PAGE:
Muscle ups are not body weight exercises for beginners. Unless you can perform dips and pull ups separately, you shouldn’t combine them into one exercise. You can think of muscles ups as one of the filters that set a rookie apart from a veteran.
7. Beginner Push Ups to Get You Well on Your Way
The beauty of body weight training using calisthenics exercises is that it always follow progressions. Take the case of pushups. The push up is one the most famous and effective body weight exercises. But, the problem is that you may not have the strength to execute a push-up in full form.
This is where the beginner push up variations come into play. You can begin building strength using wall pushups. Next, you can continue gaining strength with incline pushups. After this, switch to kneeling pushups to further your strength gains. Then you can move to half push-ups before moving to the regular pushups.
8. Regular Push Ups Separate the Weak from the Strong
Picture a drill sergeant yelling – “Get down and give me 50.” This makes pushups sound like the perfect punishment. This isn’t true. In the context of body weight exercises, pushups aren’t punishing at all – far from it actually. Push up is a fantastic way to condition your upper body.
Trouble arises when you try to do a full push up without preparing your body for it. You should take the time to build the muscles, tendons, ligaments, and neural network within your upper body before you can do a full push-up. To do this, go through the beginner push up variations.
9. Hand Stand Push Ups Should Be Your Ultimate Goal
Mastering the regular push up requires three to four months of diligent effort. The time depends on the point at which you started. Sooner or later, doing regular pushups will no longer be challenging. On reaching this level of proficiency, increasing the number of sets or repetitions enhances your endurance. Your strength, however, doesn’t increase.
To break through the plateau, you should progress to more difficult exercises. There are two routes to follow. You can either continue the push-up progression that builds up to one-hand push-up. Alternatively, you can switch to a progression that builds up to handstand pushups.
10. Crawling Isn’t Just for Babies
People who aren’t looking to build strength and muscles mass for professional reasons should focus on mobility as well. Yes, body weight exercises will make you stronger and more flexible. But, what will you do with all that strength and flexibility?
The answer is – you can do more with your body than you ever could. The benefits manifest in many ways. Your posture improves, your movements become graceful, and your performance in bed skyrockets. To reap the benefits of your strength gains, you must increase your freedom of movement. Crawling is an excellent way to do this.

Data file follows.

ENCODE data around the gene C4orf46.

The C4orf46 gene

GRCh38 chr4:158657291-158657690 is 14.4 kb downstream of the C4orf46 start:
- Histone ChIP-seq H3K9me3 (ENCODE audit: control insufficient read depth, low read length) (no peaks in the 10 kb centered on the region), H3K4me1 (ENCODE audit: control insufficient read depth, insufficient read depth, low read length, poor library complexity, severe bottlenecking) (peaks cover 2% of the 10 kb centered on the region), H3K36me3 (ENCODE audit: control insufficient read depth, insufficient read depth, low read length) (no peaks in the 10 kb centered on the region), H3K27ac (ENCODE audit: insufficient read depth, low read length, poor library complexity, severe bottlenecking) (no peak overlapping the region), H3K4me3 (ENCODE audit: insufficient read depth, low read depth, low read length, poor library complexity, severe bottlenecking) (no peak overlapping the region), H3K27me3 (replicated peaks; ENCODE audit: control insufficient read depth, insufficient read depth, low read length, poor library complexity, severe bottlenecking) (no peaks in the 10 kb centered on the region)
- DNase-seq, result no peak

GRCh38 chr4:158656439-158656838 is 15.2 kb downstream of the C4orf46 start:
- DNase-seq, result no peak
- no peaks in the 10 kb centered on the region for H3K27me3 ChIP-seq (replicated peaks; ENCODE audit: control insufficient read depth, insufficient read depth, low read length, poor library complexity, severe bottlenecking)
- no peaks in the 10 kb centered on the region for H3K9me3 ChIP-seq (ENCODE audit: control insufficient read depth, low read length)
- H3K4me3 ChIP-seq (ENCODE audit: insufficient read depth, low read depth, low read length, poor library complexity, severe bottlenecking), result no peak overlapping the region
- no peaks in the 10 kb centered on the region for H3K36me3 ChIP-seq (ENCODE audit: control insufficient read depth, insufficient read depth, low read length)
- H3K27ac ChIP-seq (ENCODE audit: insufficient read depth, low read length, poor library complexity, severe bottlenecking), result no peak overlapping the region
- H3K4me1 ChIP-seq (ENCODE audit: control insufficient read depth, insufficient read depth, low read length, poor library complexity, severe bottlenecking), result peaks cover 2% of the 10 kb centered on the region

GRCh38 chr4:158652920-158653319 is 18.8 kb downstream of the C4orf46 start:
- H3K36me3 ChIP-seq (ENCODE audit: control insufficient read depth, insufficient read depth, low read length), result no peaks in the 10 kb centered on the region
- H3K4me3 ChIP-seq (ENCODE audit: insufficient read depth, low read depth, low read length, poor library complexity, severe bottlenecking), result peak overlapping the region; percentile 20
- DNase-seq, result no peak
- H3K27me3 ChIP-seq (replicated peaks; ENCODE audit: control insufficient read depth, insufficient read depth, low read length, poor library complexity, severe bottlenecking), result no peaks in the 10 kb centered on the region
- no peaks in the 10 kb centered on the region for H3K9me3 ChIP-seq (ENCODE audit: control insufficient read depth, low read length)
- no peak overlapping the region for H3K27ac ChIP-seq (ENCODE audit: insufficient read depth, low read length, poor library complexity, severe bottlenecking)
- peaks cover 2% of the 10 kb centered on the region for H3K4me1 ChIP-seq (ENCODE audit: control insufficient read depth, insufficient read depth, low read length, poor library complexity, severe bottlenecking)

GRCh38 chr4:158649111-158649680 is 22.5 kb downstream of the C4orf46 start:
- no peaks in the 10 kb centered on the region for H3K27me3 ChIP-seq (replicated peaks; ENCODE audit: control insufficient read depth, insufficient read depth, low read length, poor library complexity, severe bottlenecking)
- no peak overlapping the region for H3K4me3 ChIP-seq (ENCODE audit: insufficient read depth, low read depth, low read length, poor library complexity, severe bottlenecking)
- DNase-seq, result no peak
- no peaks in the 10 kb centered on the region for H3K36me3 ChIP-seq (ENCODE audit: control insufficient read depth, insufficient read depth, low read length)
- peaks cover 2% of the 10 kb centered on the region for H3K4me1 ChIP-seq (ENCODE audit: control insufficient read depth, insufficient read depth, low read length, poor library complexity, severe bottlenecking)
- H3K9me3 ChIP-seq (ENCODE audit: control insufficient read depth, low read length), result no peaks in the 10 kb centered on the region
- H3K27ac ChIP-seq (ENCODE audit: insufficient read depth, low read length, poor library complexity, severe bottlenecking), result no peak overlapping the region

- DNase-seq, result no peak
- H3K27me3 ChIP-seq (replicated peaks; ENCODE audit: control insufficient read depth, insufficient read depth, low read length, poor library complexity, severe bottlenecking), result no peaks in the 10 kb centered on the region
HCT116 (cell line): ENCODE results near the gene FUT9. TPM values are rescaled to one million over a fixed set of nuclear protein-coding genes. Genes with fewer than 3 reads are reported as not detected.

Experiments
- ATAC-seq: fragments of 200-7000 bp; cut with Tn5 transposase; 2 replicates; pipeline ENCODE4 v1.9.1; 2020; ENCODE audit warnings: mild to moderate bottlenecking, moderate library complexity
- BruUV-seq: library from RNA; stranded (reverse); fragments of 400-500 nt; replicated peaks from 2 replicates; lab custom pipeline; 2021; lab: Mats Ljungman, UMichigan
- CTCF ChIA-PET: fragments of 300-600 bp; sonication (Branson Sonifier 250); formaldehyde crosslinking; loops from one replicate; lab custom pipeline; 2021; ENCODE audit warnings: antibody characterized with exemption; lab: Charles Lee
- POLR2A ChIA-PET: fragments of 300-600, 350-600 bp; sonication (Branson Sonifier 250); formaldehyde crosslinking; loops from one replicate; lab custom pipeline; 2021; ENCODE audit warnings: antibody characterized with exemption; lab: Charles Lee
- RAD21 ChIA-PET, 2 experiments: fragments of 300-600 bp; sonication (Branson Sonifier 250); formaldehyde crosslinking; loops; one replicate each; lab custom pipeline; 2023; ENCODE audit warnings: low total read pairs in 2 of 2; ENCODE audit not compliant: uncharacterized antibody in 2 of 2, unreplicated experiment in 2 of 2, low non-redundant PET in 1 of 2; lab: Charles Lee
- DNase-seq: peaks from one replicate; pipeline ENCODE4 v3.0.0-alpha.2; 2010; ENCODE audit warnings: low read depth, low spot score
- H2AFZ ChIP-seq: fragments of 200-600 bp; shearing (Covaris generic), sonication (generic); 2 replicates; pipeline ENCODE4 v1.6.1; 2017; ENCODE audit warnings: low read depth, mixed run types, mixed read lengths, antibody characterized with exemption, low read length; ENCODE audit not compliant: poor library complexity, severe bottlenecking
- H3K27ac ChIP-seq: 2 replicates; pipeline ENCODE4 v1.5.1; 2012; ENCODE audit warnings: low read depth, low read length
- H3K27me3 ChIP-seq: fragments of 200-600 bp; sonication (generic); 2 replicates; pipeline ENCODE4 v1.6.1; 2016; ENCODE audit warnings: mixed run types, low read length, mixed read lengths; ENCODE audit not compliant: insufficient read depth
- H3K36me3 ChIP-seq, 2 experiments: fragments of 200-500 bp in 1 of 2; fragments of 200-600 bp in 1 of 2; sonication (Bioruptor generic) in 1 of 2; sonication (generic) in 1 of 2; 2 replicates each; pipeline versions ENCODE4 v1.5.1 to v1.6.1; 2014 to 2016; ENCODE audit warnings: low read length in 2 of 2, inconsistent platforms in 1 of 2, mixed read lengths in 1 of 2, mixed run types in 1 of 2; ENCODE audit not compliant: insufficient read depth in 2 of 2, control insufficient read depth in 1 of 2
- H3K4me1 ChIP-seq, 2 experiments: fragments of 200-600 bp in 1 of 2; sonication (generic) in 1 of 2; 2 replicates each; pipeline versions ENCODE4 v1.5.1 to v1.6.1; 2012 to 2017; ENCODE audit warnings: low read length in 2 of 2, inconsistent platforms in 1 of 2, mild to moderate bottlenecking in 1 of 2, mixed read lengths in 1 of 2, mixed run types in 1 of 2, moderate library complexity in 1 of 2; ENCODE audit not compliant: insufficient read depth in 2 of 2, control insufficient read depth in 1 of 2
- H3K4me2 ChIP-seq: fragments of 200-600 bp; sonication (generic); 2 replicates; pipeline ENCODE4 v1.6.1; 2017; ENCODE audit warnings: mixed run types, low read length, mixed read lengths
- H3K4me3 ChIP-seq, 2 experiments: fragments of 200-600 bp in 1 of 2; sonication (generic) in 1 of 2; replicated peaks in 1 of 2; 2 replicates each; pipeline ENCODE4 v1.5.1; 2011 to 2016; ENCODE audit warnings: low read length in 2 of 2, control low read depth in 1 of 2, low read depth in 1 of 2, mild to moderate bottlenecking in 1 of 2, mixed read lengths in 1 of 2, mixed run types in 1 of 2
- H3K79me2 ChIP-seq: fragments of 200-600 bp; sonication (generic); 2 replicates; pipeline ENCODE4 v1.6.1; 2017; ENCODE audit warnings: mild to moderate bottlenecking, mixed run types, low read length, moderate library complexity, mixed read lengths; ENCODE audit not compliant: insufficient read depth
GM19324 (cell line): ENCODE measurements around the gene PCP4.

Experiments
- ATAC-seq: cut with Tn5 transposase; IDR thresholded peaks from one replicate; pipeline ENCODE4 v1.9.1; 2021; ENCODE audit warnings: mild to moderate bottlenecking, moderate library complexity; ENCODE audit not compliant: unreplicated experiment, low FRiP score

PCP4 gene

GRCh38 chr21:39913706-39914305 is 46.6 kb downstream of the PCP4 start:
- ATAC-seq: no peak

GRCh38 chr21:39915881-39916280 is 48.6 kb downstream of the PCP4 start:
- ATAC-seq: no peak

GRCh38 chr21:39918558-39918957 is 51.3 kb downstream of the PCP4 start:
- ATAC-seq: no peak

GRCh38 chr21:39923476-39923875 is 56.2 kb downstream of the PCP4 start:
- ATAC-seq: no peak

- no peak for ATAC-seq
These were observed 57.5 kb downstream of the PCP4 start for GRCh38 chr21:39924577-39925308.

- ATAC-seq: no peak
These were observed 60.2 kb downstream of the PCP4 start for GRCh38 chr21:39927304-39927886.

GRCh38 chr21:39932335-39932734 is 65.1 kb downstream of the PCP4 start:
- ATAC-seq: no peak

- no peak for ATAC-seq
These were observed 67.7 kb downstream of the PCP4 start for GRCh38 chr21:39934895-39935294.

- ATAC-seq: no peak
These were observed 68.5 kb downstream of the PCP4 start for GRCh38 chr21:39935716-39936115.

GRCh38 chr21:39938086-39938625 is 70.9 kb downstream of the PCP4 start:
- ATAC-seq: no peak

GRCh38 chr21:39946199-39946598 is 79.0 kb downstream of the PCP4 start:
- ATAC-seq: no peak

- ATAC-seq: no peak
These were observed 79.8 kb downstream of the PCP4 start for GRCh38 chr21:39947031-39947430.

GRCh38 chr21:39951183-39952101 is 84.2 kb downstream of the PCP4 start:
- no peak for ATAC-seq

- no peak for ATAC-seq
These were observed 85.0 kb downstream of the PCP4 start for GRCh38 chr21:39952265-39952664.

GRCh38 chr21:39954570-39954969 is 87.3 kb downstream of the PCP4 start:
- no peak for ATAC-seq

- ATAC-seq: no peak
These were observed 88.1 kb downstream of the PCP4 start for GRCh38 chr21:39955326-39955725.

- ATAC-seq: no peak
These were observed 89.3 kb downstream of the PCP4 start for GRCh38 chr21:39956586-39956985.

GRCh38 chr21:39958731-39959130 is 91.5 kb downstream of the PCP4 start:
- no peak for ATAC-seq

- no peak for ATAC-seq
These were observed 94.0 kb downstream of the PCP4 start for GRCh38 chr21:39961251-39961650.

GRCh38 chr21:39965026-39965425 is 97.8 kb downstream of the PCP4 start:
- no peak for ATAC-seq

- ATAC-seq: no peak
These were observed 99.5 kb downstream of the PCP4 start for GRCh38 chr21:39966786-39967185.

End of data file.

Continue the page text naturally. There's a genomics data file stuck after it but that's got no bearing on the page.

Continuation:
11. Beginner Squats for a Strong Lower Body
So far, you’ve discovered many awesome body weight exercises to train your upper body. Now, let’s concentrate on body weight exercises for legs and lower body. When it comes to conditioning your lower body, there isn’t an exercise better than the humble squat. It is one of the best body weight exercises for men and women.
Initially, your muscles may lack the strength, your joints may lack the range of motion, and your tendons and ligaments may lack the flexibility to do a full squat. If this is the case, begin with the jackknife squat. After this becomes comfortable, transit to supported squat. Then, move to half squats. Next, comes the full squat.
12. Regular Squats for Your Hamstrings, Quads, Glutes and Calf Muscles
In doing a regular squat, you are lifting your entire body weight. The beginner versions don’t require you to do this. However, no matter what kind of squats you do, you are always training the hamstrings, quads, glutes, and calf muscles. Other muscles, such as your back and abs benefit indirectly because you use them to hold your form.
The regular squat, or the full squat, is the only exercise you need to develop lower body strength. Another bonus is that the strength you develop will be a functional strength. Thus, you will be able to run, jump, sit, stand, walk, push, and pull better. On becoming a pro at squatting, you can move to higher difficulties that build up to the awesome pistol squat. Otherwise, you can add resistance to regular squats using a dumbbell.
13. Pistol Squats to Build Your Lower Body Even Further
If you can do pistol squats in perfect form, no one can question your lower body strength. A pistol squat represents amazing athletic ability and strength. Getting here isn’t easy. To reach pistol squat level proficiency, you must follow a progression beyond the regular squat.
When you can comfortably do a regular squat, you can increase the difficulty by doing closed squats. From closed squats, you can progress to uneven squats. Following uneven squats, attempt half pistol squat. After this, you can do assisted pistol squats. Finally, you can perform full pistol squats.